Ashley Cate’s response to my review of her vaccine guide

Yesterday, I posted a review of Ashley Everly Cates’ Vaccine Guide. This is a large notebook full of what she feels is good information about vaccines.  While she has me blocked on social media, she took to her Facebook page to challenge my review. Having received screenshots, I will share and comment herein.  It would be nice if she would unblock me and engage me on my Facebook page or in comments on this blog, but lacking that a blog post in response will have to suffice.


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First of all, my blog post was not an attack. Criticism of research is not an attack. It is done all the time in every field of study.  If Ashley is as learned about research as she claims, she should know this is how research works.   It is telling that Ashley feels the need to defend how she refers to herself as a toxicologist. No matter how you portray it, Ashley, you have only a bachelor’s degree in environmental toxicology and have never published any work nor worked in the field. This does not give you the right to call yourself a toxicologist any more than my bachelor’s degree in sociology gives me the right to call myself a sociologist. The reason I bring up your lack of education as a point of clarification is you are misleading people in two ways: you mislead them with an appeal to your (lack of ) authority and you mislead them by claiming the science you present is valid based on this so-called authority. You further claim appeal to authority by implying that you know more than doctors because your child has a supposed (but never proven) vaccine injury.  Appeals to authority are deeply troubling. A good scientist is neutral in their presentation of facts as the facts should stand alone and be valid in any of themselves. Therefore, your undergraduate training doesn’t matter and appealing to it is not valid. You are asking people to respect your opinion without regard to facts.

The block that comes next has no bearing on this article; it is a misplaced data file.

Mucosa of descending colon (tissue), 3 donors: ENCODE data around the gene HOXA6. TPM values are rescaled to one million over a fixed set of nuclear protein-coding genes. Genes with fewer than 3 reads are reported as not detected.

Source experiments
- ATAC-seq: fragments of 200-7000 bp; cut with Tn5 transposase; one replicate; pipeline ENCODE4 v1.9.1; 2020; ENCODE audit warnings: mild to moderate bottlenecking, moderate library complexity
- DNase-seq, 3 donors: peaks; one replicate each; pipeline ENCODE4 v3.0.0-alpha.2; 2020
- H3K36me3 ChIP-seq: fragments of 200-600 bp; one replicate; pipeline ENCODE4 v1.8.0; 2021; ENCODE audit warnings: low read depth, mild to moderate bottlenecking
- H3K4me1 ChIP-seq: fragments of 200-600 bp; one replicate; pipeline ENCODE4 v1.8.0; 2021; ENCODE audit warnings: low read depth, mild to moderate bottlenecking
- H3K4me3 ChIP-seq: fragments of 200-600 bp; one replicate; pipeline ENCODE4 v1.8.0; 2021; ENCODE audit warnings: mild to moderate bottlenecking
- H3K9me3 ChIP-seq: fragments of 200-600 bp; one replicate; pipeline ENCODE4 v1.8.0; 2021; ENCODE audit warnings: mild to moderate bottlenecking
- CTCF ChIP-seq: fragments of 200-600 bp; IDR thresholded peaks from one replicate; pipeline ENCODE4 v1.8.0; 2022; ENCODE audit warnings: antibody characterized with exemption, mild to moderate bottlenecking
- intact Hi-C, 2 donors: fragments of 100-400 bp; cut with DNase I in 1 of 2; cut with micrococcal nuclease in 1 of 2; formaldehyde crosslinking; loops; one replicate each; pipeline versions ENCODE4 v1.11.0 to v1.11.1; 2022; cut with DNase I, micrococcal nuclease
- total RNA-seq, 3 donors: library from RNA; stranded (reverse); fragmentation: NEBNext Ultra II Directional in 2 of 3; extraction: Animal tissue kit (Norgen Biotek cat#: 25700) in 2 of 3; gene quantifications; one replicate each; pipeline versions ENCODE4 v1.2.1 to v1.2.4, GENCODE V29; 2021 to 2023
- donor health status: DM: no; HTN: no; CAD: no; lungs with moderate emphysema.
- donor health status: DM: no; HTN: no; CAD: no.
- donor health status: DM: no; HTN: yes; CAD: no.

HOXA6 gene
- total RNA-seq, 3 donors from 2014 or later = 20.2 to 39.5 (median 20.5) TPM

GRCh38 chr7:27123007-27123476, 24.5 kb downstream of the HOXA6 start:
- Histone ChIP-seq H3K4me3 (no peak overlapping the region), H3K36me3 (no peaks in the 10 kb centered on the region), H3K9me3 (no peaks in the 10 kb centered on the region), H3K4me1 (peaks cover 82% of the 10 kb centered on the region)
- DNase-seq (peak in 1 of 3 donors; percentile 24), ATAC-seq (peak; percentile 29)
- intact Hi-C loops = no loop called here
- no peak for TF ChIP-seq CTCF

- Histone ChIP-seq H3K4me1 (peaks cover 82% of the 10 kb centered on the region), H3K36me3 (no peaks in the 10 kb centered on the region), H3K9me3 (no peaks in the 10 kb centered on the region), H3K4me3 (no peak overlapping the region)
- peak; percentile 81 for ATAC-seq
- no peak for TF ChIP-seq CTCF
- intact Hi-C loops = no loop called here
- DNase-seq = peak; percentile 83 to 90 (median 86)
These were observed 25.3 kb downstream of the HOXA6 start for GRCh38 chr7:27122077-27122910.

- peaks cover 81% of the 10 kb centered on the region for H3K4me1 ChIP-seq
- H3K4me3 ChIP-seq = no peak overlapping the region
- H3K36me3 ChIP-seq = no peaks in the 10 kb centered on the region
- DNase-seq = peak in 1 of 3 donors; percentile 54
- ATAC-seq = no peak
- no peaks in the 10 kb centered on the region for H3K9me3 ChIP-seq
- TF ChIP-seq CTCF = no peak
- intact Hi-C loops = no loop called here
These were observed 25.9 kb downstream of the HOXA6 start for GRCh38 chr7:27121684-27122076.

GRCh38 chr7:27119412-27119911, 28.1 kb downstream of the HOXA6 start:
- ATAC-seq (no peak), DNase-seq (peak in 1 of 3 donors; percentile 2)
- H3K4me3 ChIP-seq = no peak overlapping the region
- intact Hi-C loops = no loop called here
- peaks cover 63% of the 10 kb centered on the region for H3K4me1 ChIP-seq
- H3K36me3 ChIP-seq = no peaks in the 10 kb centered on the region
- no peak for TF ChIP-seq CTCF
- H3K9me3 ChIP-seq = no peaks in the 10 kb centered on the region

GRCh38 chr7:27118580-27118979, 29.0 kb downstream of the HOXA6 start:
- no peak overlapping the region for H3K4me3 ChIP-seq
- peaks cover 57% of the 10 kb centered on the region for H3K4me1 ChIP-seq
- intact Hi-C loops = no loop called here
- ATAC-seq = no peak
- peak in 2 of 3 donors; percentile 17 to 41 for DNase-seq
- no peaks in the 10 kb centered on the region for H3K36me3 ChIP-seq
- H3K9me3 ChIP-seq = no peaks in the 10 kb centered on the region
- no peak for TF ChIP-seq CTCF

Note: I am going to address a recent comment made to me. Please note there are three reasons I am specifying that Ashley is not a toxicologist. She has only a BS in the field, has never worked in the field, and has published no papers in the field. The BS alone is not the only factor. 


You claim “you know how to read and interpret scientific research, check for design flaws, bias, etc” but you have not proven that at all with your vaccine guide. You did not comment at all on any of the screenshots you shared, with regards to validity, design flaws, bias, etc.  You merely present a cherry-picked list of abstracts and assume the reader will take your word for it (appeal to authority) that you are sharing with them the best the science has to offer. You offer no review of any of the studies to which you link.

Thus, I call you a fake toxicologist because you have not proven to anyone in provaccine camp that you, in fact, have any authority as a toxicologist. The Society of Toxicology explains that a person with a bachelor’s degree in toxicology could find work as a lab technician or research assistant. “Depending upon your career aspirations, a bachelor’s degree may not be enough for you to achieve your goals.  According to the “Job Market Survey,” about half of employed toxicologists have a PhD Postdoctoral experience was considered an “absolute” requirement by 29 percent of the employers who planned to hire toxicologists in the next few years; an additional 38 percent listed such experience as “desired.” Postdoctoral training is a route to employment in toxicology for those with advanced degrees in other areas, such as the PhD in other biomedical sciences, the MD, or DVM.”

Thus, you are not a toxicologist.  

As I linked in my review of your Vaccine Guide, my friend Abe is an actual practicing scientist with expertise in the toxicology of pharmaceutical ingredients.  On his blog, he goes over studies in detail, demonstrating WHY each is important or not valid. There is a huge difference in detail between what he does and what you do because he has infinitely greater education and expertise and is an actual, published scientist.   He does not need to appeal to his own authority because of the detail of his writings.